A successful energy transition needs new, sustainable energy sources and systems. But what do we do in the meantime as we wait for such sources and systems to be developed? The answer lies in alternative solutions that can bridge the gap between current carbon emissions and the net zero target for 2050.
One of these solutions is carbon capture, utilisation and storage (CCUS) technologies, whose deployment is facing major barriers such as inadequate regulation and financing, insufficient CO2 transport and storage infrastructure, and low public awareness. The EU-funded ConsenCUS project is exploring lesser-known policy considerations and recommendations so that CCUS can contribute more meaningfully to the transition to net zero. The project has published a policy paper that presents the key findings and seven recommendations.
The project has made several key findings whose wider implications European policymakers could take into account when shaping future CCUS policies. “The first is that different CO2 capture technologies have different environmental implications, which must be considered when deploying CO2 capture projects,” the paper reports. Second, “there are trade-offs between the performance, energy consumption, and resource needs of CO2 capture units.”
A third consideration is that “any CCUS technology developed now must be able to operate in a net-zero world,” and, additionally, “the deployment of CCUS projects should aim to optimise the use of the subsurface and explore complementarities between CO2 storage and alternative subsurface uses, such as hydrogen or natural gas storage, including for more remote emitters.”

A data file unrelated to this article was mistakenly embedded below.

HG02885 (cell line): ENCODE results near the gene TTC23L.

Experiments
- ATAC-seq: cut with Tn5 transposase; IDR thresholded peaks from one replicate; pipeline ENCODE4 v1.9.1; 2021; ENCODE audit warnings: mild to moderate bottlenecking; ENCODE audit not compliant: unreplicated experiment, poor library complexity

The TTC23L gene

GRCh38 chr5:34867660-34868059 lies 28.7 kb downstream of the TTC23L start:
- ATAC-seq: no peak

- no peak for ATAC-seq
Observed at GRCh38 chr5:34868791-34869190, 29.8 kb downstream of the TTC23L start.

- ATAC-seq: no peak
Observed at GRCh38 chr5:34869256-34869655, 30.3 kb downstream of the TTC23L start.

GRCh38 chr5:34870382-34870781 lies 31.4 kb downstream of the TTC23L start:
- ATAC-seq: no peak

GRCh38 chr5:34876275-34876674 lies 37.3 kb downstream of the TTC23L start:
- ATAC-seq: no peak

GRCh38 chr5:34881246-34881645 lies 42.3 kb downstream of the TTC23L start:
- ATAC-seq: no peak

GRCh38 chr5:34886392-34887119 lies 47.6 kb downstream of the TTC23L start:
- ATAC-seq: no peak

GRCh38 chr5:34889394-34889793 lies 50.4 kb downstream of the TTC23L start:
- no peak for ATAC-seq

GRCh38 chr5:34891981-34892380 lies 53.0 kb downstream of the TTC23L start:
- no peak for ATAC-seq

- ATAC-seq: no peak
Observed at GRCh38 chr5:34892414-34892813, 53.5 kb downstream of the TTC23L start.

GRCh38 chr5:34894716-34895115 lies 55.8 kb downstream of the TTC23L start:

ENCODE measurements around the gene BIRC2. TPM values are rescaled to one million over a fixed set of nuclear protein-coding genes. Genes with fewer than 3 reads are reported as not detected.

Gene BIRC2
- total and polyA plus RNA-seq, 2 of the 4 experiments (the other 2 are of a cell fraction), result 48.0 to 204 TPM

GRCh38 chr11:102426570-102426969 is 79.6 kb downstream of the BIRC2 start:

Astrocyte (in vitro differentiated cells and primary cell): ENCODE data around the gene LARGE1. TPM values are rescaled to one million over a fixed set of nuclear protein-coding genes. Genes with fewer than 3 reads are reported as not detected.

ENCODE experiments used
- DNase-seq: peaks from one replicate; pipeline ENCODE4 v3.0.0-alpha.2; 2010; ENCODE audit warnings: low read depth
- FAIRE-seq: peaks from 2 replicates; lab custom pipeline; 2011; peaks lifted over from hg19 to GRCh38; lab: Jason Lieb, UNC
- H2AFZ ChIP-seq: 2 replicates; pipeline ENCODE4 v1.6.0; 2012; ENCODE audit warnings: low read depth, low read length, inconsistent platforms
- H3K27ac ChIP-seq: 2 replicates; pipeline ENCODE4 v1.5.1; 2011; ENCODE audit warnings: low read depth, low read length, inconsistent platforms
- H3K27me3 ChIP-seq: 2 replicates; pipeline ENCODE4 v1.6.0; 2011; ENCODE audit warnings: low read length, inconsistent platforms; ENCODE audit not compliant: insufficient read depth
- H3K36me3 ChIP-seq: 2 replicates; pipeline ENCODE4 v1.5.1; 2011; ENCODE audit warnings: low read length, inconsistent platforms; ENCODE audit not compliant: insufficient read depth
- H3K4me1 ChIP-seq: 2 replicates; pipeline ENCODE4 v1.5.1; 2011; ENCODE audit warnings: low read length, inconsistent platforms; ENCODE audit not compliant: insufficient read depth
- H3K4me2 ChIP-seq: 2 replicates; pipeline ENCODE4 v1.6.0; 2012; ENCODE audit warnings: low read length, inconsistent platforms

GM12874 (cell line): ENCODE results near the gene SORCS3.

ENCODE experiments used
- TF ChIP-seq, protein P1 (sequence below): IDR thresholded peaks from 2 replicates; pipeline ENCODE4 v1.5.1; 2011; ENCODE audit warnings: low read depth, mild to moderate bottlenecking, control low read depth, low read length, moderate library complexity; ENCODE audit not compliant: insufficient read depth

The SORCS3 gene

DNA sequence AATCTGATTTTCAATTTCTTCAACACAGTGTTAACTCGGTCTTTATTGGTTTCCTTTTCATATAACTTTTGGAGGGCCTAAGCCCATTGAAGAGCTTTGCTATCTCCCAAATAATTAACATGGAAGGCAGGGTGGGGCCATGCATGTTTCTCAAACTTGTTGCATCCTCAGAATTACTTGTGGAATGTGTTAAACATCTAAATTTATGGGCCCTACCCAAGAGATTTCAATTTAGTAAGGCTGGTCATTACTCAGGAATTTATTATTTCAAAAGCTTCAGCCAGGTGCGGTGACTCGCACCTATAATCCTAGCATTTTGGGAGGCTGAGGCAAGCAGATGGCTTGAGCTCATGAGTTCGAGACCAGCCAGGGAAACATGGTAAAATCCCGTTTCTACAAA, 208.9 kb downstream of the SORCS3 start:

Other considerations include the pressure to develop and test scalable CO2 capture technologies that apply to different types of emitters, a challenging task since capture unit requirements are determined by the type of industrial activity, size and location of emitters. “
On the other hand, large emitters and those situated near each other (for example, in industrial clusters) may drive demand for capture systems with multi-user capabilities and shared transport, utilisation, and storage infrastructure.
This creates a different set of challenges, as this shared infrastructure will need to aggregate multiple CO2 sources and end-uses (whether utilisation or storage), which requires harmonised specifications and standards, as well as a robust model for sharing risks and liabilities, which should not fall solely on the public sector.”
Finally, capabilities-focused community and stakeholder engagement is critical for the implementation of CCUS projects.
Findings to date have resulted in seven policy recommendations for the EU’s rapidly changing CCUS policy landscape:
First, “[t]he environmental impact of CO2 capture and conversion units should be a key criterion in assessing the impact of EU-wide CCUS targets.”
Second, “CCUS pathways must be fit for operation in a net-zero world.”
Third, impact assessments of EU-wide and national CCUS strategies should also include scope 2 and 3 emissions from the whole CCUS chain.
The fourth and fifth recommendations involve accelerating the CCUS technology pipeline and subjecting shared CO2 transport and storage infrastructure “to rigorous standards and models for sharing liability from CO2 sources and end-users connected to the infrastructure.”
Additionally, “Member States should be mandated to set out a comprehensive strategy and funding framework for R&D, innovation, and deployment of CCUS.” Finally, the meaningful engagement of local communities and stakeholders should be a requirement in CCUS projects. The ConsenCUS (CarbOn Neutral cluSters through Electricity-based iNnovations in Capture, Utilisation and Storage) project ends in 2025.
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